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Disaster Insurance

CALIFORNIA | LOCAL
May 26, 1993 | JAMES MAIELLA JR.
Simi Valley officials say the Federal Emergency Management Agency has reversed itself and removed from the city's designated flood plain 800 homes that it originally considered to be at risk of flooding. Mayor Greg Stratton announced the decision at the City Council's regular meeting Monday, saying the new designation means that owners of those homes will not have to spend an estimated $300 to $500 a year to buy flood insurance.
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CALIFORNIA | LOCAL
February 21, 1993 | CAROL CHASTANG, TIMES STAFF WRITER
Agoura Hills residents whose homes were damaged by last week's fierce storms accused the city Saturday of lack of support during the crisis. They also said they are frustrated by statements from city officials that the property owners are probably responsible for the damage. At a news conference, the homeowners said they have spoken with attorneys to try to determine whether anyone else can be held liable. One of the lawyers the homeowners consulted was Richard D.
BUSINESS
December 23, 1992 | MARTHA GROVES, TIMES STAFF WRITER
Allstate Insurance Co. has agreed to pay an unprecedented $1-million fine to settle charges brought by the state Department of Insurance that it mishandled claims from the devastating 1991 fire in the Oakland and Berkeley hills, the agency said Tuesday. The department had charged in September that Allstate delayed coming to terms on replacement costs with some customers and put them through an arduous process of getting estimates.
CALIFORNIA | LOCAL
August 25, 1992 | RICK HOLGUIN, TIMES STAFF WRITER
An insurance consultant Monday concurred with an earlier opinion that the Queen Mary needs millions of dollars in immediate repairs and improvements to make it safe for tourists and employees. The risk management division of consultant Towers Perrin also recommended that the city of Long Beach or the vessel's operator carry at least $20 million of coverage to protect against huge losses should there be a disaster on the ocean liner.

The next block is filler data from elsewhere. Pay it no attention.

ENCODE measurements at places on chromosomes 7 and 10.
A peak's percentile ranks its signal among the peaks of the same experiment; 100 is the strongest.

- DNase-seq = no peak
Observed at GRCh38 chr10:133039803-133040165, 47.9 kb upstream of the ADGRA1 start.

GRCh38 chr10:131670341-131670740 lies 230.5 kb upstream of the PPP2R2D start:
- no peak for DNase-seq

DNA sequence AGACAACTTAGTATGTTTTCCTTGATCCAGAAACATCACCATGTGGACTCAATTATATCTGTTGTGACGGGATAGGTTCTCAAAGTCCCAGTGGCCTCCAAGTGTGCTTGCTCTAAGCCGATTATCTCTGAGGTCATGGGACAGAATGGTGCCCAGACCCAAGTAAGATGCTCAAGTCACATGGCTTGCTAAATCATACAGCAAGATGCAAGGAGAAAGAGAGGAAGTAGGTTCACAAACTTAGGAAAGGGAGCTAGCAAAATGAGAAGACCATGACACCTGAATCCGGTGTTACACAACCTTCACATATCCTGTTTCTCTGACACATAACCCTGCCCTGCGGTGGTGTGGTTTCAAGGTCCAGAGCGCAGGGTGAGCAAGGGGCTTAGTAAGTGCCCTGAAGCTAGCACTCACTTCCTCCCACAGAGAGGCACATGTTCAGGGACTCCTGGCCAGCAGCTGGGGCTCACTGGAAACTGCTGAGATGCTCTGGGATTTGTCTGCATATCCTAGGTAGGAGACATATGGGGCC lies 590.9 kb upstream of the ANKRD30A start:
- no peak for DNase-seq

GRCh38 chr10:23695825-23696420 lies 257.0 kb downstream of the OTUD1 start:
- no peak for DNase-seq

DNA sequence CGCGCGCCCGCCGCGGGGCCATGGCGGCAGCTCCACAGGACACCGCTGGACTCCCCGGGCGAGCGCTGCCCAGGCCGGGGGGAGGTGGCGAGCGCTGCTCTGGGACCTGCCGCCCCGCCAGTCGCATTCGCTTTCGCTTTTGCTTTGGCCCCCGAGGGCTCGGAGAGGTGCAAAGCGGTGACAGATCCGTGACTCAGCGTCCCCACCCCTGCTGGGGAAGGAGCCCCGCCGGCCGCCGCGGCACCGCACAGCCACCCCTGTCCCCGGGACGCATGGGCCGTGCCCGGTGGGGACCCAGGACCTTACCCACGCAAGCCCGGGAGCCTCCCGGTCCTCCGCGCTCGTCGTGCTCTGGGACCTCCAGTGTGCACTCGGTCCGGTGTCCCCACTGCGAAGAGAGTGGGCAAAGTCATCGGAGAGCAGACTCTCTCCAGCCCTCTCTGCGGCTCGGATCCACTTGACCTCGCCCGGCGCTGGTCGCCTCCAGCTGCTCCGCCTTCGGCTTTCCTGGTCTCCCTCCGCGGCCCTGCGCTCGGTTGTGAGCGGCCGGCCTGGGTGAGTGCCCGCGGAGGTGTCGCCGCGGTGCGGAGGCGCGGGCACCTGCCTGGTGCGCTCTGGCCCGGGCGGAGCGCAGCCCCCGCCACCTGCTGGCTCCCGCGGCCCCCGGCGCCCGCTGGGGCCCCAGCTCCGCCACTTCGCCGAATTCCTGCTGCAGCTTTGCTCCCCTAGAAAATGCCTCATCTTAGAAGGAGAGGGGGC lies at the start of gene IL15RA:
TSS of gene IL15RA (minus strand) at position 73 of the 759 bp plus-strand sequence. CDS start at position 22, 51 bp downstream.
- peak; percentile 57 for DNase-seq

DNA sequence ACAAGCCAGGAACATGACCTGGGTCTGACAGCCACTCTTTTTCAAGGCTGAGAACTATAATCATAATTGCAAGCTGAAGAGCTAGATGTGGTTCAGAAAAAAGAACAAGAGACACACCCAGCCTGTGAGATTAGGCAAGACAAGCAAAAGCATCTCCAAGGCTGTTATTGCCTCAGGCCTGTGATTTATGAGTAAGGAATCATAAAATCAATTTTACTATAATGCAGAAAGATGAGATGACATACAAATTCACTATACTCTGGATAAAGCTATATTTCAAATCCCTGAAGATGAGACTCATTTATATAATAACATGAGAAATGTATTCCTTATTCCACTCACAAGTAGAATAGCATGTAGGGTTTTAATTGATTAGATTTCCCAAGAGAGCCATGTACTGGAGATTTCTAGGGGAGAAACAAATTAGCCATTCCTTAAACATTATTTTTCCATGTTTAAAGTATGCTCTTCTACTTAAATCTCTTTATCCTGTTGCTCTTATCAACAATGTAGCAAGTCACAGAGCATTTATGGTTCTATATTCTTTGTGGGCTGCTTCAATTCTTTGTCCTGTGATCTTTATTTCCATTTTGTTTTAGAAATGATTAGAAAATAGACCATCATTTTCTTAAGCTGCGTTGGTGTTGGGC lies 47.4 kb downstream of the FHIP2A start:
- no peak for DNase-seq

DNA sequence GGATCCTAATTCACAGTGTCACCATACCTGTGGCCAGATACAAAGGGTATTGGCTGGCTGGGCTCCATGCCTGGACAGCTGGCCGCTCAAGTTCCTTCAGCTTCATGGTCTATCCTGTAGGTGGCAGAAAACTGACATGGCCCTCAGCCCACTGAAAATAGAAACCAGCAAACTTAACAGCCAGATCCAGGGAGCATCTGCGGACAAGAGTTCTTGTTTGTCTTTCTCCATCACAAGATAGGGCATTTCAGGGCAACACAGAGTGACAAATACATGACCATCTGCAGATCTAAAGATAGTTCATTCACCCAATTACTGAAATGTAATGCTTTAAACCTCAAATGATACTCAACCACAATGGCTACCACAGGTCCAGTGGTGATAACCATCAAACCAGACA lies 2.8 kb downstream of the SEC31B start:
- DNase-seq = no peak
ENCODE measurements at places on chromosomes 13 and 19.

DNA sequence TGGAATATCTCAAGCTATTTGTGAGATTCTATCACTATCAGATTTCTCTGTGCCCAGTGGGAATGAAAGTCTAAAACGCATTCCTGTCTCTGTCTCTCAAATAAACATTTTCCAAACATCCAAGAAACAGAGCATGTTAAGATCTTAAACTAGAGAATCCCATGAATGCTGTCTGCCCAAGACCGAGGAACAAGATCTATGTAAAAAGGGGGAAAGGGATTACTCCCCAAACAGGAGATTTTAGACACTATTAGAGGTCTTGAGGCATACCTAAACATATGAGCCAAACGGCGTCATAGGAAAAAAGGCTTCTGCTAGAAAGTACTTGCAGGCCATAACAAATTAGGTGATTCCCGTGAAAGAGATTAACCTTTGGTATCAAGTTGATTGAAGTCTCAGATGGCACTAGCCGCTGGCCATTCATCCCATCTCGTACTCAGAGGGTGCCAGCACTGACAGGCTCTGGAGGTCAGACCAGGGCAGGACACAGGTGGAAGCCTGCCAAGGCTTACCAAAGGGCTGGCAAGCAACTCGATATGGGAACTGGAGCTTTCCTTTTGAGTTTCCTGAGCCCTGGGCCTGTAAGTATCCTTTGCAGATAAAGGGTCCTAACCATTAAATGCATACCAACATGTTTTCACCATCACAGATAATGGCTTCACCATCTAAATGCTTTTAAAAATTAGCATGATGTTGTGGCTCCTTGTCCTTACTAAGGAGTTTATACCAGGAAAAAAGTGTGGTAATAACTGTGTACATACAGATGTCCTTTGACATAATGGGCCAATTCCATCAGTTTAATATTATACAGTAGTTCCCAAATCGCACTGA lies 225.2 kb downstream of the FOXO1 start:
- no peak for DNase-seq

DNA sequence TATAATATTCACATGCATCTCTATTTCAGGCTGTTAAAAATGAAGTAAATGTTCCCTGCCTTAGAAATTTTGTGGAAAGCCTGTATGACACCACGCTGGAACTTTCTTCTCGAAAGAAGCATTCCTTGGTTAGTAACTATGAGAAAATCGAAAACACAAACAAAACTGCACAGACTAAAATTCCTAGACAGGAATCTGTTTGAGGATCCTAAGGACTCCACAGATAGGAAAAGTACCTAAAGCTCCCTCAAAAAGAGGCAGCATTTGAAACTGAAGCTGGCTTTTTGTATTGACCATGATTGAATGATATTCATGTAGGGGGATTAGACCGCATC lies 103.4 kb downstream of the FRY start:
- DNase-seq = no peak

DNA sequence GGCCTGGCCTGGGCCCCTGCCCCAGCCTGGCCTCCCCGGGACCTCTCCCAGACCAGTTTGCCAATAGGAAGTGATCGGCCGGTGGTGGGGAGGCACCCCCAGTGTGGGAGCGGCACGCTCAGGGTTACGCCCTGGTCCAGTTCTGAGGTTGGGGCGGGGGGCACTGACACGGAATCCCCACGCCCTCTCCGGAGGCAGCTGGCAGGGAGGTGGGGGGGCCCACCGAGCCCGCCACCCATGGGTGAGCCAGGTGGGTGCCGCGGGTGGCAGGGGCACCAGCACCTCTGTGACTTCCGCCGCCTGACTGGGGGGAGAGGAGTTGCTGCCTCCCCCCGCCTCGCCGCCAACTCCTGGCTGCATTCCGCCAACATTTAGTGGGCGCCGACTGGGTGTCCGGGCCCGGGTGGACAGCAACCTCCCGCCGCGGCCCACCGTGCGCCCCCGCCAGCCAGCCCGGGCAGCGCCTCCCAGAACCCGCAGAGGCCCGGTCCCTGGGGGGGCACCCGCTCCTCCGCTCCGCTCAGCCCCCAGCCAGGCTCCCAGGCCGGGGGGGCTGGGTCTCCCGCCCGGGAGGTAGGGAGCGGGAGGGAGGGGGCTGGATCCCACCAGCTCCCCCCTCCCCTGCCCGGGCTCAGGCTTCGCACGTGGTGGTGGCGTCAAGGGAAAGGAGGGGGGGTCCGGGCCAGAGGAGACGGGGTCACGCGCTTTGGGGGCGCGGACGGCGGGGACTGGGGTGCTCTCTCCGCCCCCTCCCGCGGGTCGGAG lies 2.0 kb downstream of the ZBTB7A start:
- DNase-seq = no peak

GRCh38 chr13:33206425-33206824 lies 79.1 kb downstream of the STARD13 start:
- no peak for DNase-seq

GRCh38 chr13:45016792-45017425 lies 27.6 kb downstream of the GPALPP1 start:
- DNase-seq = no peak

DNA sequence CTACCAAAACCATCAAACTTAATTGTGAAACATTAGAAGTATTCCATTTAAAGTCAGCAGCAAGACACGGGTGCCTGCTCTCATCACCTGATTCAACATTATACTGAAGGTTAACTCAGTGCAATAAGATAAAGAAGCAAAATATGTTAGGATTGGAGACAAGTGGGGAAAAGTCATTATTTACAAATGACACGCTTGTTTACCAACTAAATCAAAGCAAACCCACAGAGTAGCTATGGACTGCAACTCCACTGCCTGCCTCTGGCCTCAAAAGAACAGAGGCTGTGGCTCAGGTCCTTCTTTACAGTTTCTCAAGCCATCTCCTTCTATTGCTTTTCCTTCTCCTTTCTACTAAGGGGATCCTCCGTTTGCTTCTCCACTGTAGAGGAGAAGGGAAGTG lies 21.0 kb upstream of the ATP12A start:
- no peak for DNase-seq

BUSINESS
May 5, 1992 | PATRICE APODACA, TIMES STAFF WRITER
Many San Fernando Valley-area businesses affected by the rioting of the past several days tried to assess the financial impact Monday and organize efforts for a smooth transition back to normal operations. Local banks began contacting business customers in affected areas to offer assistance in seeking financial aid to recover from the damage caused by fires, looting and vandalism. Insurance companies started processing claims and sending adjusters to inspect damage.
NEWS
October 31, 1991 | LYNN SIMROSS, TIMES STAFF WRITER
The devastation of Oakland's fires last week should prompt consumers to review their homeowners' or renters' insurance to make sure their policies are up to date and provide adequate coverage. And experts are encouraging policyholders to make a detailed inventory of their home's contents. "It's very important to keep an inventory," says Robert Hunter, president of the National Insurance Consumer Organization (NICO), an educational organization for consumers based in Alexandria, Va.
BUSINESS
June 21, 1991 | KATHY M. KRISTOF and JEFF KAYE, TIMES STAFF WRITERS
David Ean Coleridge, once arguably the envy of the British business set, is decidedly more grim these days. In a week, he'll announce that Lloyd's of London--the giant British insurer--posted a loss for the first time in more than 20 years. And it's a doozy. Coleridge, Lloyd's chairman, won't yet reveal the exact figure, but the British press has pegged it at more than 300 million pounds--about $460 million U.S. dollars at current exchange rates.
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